The steering wheel feels big and cumbersome. And even though the seat is of one-size-fits-all flatness, that also means there’s little lateral support – something you’ll be crying out for whenever you turn the wheel.
Body roll is a primary characteristic of the Aircross driving experience. Lots of small crossovers manage to have a high driving position while also giving the driver the hunkered down sort of feel of a hatchback. This one does not. It feels tall - and you're perched high.
You might like that, though, because it does afford you good forward visibility and makes the car easy to place. Over the shoulder visibility isn’t great though, particularly if your car features the unusual ‘Venetian blind’ decal.
The handbrake is odd too, not only by virtue of an aircraft-style handle that seems to make operating it more cumbersome than a normal stick would be, but also because it catches the end of the foldable driver armrest.
But, keep your driving leisurely and the Aircross is indeed comfortable. Its controls are all light and for such a high sided vehicle it keeps wind noise down quite impressively. Like the regular C3 it suffers from a quite sharp biting point on the clutch, which adds to an occasional sense of overall clumsiness, but you’ll get used to it.
Although there’s no four-wheel drive option here, you can pay £400 for Grip Control on Feel and Flair models (mid- and top models, that is), which is a fancy electronic stability programme with selectable modes pertinent to particular surfaces – snowy, muddy, etc. It improves the car’s chances on such ground, but needless to say it doesn’t turn the Aircross into a Land Rover. Or even a Skoda Yeti for that matter.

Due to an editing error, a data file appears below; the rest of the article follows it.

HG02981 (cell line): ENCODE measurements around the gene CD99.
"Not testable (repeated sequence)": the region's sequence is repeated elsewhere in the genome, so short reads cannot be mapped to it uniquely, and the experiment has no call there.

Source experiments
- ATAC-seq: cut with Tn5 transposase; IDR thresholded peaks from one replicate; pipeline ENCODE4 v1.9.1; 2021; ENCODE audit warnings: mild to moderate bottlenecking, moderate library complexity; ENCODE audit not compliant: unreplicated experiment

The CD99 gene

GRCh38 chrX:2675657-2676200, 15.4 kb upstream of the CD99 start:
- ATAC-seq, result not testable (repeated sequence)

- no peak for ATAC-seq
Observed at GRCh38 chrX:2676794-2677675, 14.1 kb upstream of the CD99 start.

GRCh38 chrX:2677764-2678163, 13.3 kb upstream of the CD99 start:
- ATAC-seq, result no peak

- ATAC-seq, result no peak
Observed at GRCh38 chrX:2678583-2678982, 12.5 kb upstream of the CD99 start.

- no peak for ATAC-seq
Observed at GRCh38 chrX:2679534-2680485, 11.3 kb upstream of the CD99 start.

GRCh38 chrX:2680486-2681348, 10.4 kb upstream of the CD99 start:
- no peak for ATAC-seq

The engines are relatively quiet unless they’re wrung out and although the 1.6-litre diesels do offer remarkable economy – there are two of them, with 100PS or 120PS – we prefer the tone and character of the three-cylinder petrol engine. Plus you don't have to worry about DPFs.
It comes with 82PS, 110PS or 130PS and we’d recommend the later pair, mainly because their far superior torque figures make them much more flexible at low revs – the 130PS version has almost twice as much torque as the 118Nm served up by the 82PS one.
|1.2 Puretech 110||52–59 mpg||10.1–11.3 s||109–115 g/km|
|1.2 Puretech 110 EAT||50 mpg||11.8 s||126 g/km|
|1.2 Puretech 130||54 mpg||10.4 s||119 g/km|
|1.2 Puretech 82||57 mpg||15.9 s||116 g/km|
|1.5 BlueHDi 100||71 mpg||10.8 s||105 g/km|
|1.6 BlueHDi 100||71 mpg||12.8 s||104 g/km|
|1.6 BlueHDi 120||69 mpg||10.7 s||107 g/km|
Real MPG average for a Citroen C3 Aircross (2017)
Real MPG was created following thousands of readers telling us that their cars could not match the official figures.
Real MPG gives real world data from drivers like you to show how much fuel a vehicle really uses.
Diesel or petrol? If you're unsure whether to go for a petrol or diesel (or even an electric model if it's available), then you need our Petrol or Diesel? calculator. It does the maths on petrols, diesels and electric cars to show which is best suited to you.